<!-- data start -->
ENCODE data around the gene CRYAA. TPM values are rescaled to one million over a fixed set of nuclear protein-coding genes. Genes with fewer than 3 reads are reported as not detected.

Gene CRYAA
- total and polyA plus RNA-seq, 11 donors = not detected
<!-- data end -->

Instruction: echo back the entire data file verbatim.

ENCODE data around the gene CRYAA. TPM values are rescaled to one million over a fixed set of nuclear protein-coding genes. Genes with fewer than 3 reads are reported as not detected.

Gene CRYAA
- total and polyA plus RNA-seq, 11 donors = not detected